- Personal Finance
5 Things I Learned About Retirement
For the past two years, I have read more about personal finance than I've ever read my whole life. Before that, I've been too busy in my career that I didn't have time to sit down and read about other things (but that's a different story). Then two years ago, I started reading about personal finance, specifically about retirement. I've learned quite a lot from my readings (both online and through books, magazines, etc., etc.) about retirement. Let me share some of them with you.
This one I learned 10 years too late. I've learned that it's never too early to start saving or thinking about your retirement. It is less 'painful' (not to mention easier on the budget) if you start saving early for your retirement. People who start preparing for retirement in the late stage of their life will find it difficult to maintain their standard of living once they retire. Or worse, they might never get to retire at all because they still have to work, even if they are already old, just to live.
Do Not Rely on Government Retirement Funds
Lots of countries all over the world have government-backed retirement or pension plans for their citizens. There's nothing really wrong with this. In my country, this is especially advantageous to the working class because for every peso you invest in the plan, your employer will invest two pesos! And then when you retire, you get all the benefits. Not bad. BUT relying on these plans may not be enough because the amount you get when you retire may not be that big and may not even be enough to finance your needs after retirement. The lesson here? Have your own pension plan that you can invest in a private institution and you can personally monitor. You will not only control your money, but you can also ensure that what you will have upon your retirement is enough for you.
Save, Save, Save
Unless you are the child of a billionaire, a millionaire or one of the richest people in the world or you've won the lottery (but even these are not guarantees of a good life after retirement), the only way that you can be sure that you will have enough money when you retire is to save, save and save. I've often read this - pay yourself first! This means that saving money should always be a top priority, first for emergency purposes and then for retirement purposes.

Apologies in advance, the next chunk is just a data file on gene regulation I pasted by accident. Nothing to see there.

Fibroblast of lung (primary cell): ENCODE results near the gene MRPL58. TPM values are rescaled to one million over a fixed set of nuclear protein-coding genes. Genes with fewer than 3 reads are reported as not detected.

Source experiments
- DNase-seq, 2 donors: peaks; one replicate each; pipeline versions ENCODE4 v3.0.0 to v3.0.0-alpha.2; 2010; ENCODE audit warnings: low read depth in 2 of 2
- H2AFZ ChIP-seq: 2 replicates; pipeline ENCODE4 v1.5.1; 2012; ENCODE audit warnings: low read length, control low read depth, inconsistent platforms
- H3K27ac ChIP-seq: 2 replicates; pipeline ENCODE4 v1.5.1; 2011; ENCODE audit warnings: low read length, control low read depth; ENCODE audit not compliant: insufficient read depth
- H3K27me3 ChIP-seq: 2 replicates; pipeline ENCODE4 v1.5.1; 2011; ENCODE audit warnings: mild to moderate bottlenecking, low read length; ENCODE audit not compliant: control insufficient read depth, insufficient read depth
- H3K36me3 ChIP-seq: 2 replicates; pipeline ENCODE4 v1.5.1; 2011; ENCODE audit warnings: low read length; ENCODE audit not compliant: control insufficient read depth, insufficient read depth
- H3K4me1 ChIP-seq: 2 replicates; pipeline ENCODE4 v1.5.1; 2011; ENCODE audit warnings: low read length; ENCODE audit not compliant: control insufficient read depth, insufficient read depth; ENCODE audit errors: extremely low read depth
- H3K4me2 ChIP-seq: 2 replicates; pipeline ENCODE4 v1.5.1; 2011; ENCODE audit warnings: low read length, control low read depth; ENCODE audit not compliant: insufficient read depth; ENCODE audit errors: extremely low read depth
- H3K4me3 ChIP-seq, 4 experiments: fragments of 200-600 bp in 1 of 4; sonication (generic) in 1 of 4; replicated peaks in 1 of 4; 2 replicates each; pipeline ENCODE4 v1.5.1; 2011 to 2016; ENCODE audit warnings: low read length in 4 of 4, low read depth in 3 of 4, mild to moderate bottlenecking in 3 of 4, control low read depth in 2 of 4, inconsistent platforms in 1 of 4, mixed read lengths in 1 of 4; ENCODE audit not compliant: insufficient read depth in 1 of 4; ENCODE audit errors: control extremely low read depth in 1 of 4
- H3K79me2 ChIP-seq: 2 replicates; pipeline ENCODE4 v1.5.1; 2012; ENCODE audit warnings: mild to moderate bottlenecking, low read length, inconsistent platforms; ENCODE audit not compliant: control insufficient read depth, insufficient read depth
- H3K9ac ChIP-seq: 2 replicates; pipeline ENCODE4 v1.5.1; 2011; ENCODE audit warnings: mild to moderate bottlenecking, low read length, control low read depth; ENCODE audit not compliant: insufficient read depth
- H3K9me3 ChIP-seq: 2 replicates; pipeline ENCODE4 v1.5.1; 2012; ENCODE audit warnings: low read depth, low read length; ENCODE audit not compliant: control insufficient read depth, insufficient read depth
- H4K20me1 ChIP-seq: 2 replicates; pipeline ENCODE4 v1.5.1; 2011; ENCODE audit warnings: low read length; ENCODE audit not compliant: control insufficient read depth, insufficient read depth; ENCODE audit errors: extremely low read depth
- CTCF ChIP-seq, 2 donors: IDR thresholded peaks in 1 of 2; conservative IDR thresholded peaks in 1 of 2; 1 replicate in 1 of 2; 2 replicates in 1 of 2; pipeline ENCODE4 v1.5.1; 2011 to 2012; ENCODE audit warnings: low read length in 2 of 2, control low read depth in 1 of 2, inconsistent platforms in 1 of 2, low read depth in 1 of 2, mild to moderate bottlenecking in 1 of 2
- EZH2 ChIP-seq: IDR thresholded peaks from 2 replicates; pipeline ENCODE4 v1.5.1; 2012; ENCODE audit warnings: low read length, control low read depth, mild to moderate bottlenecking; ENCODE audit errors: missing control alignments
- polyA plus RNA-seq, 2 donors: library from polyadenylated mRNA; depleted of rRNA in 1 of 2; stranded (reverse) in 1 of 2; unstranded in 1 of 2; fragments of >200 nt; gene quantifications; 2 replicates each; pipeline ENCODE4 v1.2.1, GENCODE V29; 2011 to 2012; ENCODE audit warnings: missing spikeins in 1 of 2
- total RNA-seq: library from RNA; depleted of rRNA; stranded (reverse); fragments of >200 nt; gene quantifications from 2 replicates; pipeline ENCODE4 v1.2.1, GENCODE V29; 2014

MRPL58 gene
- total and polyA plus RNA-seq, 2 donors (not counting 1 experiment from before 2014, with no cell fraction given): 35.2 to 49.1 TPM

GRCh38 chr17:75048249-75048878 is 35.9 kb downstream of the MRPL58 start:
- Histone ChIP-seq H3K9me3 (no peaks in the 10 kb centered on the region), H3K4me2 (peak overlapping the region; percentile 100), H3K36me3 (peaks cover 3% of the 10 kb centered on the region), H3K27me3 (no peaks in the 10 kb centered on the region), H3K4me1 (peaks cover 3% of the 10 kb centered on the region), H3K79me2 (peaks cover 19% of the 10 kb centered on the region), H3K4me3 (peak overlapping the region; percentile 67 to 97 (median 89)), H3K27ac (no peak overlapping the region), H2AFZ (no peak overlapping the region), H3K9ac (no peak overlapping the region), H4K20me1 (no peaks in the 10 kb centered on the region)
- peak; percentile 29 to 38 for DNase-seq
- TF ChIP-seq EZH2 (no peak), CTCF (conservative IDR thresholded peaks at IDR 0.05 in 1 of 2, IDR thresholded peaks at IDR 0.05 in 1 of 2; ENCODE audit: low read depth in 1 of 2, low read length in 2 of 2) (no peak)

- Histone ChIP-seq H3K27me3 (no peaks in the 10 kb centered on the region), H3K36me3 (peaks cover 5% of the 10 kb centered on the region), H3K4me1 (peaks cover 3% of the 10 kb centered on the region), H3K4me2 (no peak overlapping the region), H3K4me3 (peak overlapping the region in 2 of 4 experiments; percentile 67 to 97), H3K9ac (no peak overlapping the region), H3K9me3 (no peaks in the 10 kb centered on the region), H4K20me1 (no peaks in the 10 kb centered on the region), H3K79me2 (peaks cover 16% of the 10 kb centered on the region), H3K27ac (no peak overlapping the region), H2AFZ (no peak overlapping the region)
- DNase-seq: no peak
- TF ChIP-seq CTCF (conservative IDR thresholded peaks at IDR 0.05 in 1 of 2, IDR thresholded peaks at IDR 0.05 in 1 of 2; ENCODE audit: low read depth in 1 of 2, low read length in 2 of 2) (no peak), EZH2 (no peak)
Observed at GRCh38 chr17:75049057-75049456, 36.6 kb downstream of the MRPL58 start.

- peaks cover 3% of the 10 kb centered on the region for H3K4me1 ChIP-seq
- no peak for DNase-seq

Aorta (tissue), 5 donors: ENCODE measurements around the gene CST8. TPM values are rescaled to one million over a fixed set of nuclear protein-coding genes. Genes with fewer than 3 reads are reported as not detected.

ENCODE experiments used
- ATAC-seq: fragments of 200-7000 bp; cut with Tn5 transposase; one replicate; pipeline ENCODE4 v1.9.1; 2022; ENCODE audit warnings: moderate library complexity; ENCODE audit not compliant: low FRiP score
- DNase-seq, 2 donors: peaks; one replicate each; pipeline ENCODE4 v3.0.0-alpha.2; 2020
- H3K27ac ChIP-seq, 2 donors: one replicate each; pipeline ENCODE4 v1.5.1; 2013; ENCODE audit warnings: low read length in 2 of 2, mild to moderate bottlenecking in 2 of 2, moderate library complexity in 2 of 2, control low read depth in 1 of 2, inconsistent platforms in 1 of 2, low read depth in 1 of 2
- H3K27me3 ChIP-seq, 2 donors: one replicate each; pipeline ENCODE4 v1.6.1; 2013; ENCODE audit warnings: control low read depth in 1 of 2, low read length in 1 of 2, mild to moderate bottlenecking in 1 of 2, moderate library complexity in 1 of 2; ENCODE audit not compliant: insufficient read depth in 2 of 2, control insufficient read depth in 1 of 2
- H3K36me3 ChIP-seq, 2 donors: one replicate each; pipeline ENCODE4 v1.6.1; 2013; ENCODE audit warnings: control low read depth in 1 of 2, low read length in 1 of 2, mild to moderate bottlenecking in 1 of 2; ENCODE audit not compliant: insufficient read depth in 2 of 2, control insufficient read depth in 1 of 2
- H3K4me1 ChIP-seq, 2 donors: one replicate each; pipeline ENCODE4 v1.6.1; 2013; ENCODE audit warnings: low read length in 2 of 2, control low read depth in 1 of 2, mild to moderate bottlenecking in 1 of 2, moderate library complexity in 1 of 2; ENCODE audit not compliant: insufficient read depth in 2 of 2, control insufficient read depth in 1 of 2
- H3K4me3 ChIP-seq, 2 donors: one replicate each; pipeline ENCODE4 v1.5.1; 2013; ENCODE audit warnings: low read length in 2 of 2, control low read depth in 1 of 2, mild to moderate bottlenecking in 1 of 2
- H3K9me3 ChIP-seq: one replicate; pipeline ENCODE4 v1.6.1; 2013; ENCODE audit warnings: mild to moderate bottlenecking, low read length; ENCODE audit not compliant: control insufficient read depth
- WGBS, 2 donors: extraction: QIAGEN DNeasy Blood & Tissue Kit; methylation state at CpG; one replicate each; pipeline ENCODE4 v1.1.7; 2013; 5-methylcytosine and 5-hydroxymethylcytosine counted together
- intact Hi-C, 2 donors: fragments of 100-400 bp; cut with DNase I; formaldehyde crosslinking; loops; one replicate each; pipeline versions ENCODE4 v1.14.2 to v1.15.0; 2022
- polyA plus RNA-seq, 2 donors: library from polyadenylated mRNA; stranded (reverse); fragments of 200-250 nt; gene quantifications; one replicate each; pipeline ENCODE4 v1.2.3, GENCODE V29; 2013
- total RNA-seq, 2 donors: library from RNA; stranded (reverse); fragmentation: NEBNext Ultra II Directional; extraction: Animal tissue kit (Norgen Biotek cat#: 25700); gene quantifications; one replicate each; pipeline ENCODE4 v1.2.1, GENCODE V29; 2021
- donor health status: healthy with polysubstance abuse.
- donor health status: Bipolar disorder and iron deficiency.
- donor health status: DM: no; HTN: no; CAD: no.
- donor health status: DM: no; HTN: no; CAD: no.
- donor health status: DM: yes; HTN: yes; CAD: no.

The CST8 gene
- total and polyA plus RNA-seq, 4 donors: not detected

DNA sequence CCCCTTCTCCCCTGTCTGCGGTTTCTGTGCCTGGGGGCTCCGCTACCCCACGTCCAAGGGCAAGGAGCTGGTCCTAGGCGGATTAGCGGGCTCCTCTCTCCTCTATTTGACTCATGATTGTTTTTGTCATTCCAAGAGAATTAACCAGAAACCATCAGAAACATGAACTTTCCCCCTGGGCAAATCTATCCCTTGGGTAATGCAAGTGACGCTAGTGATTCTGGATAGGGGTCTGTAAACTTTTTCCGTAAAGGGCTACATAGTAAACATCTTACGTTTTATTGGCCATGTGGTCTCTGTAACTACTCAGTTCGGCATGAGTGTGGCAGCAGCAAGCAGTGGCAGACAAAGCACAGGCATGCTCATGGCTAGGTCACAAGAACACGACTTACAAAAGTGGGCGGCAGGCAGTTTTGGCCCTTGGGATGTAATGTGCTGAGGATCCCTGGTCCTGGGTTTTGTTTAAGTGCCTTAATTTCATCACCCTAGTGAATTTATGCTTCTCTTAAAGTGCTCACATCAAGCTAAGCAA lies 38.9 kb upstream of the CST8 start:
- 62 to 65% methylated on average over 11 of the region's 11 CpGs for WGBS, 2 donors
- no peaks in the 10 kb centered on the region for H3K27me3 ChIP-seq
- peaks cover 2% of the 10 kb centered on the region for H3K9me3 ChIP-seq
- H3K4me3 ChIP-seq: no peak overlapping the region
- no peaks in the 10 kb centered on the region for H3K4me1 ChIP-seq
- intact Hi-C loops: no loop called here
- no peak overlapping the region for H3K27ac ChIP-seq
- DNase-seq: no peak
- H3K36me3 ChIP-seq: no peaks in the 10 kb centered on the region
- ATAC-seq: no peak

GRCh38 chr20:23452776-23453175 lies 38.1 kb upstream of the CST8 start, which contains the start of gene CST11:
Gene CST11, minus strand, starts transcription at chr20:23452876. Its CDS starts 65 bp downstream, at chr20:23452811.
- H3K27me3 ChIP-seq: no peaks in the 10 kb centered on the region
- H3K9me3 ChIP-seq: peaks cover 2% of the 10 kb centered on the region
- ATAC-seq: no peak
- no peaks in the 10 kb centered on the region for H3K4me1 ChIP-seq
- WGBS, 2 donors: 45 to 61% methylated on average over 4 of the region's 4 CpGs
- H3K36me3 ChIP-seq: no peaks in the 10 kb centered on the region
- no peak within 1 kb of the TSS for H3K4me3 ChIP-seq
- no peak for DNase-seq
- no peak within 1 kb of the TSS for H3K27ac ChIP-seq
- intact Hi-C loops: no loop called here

Invest, Invest, Invest
With prices and the cost of living going up, your savings right now will not have the same value after you retire. If you just put your money in a low-risk, low return investment, chances are you will finance your whole retirement fund. But if you put your savings in high return investments, chances are you will grow your savings at a rate higher than the inflation rate. Now that's true value for your savings!
Whether you will go for a low return or a high return investment, just make sure that you invest carefully and wisely. Nothing can shot your retirement plans to hell better than a poor investment decision that will rob you of all your hard-earned money. The rule of thumb? Diversify. Another rule of thumb? Be wary of high return investments that do not seem real. If your gut tells you its a scam, steer clear from it. It is better to be safe than sorry.
Plan Your Retirement
Ensuring that you will have enough money when you retire is not a hit-and-miss thing. You cannot just put aside your money and hope you will save enough for the future. You have to sit down (with your spouse and/or your children) and plan carefully how much you will need when you retire. Only then can you start to draw up your savings plan for your retirement. Otherwise, you will just be in the dark on what you really need when your retire.
Lastly, and here's the really ironic part, people (especially in my country) do not really think about retirement unless they're nearing that age. I've seen this happen and it really saddens me to see old people still working because they can't afford to retire. I hope that through the things I learned about retirement, I will be able to prepare for my retirement and enjoy my life (and freedom?!?!?!) to the fullest when I retire.
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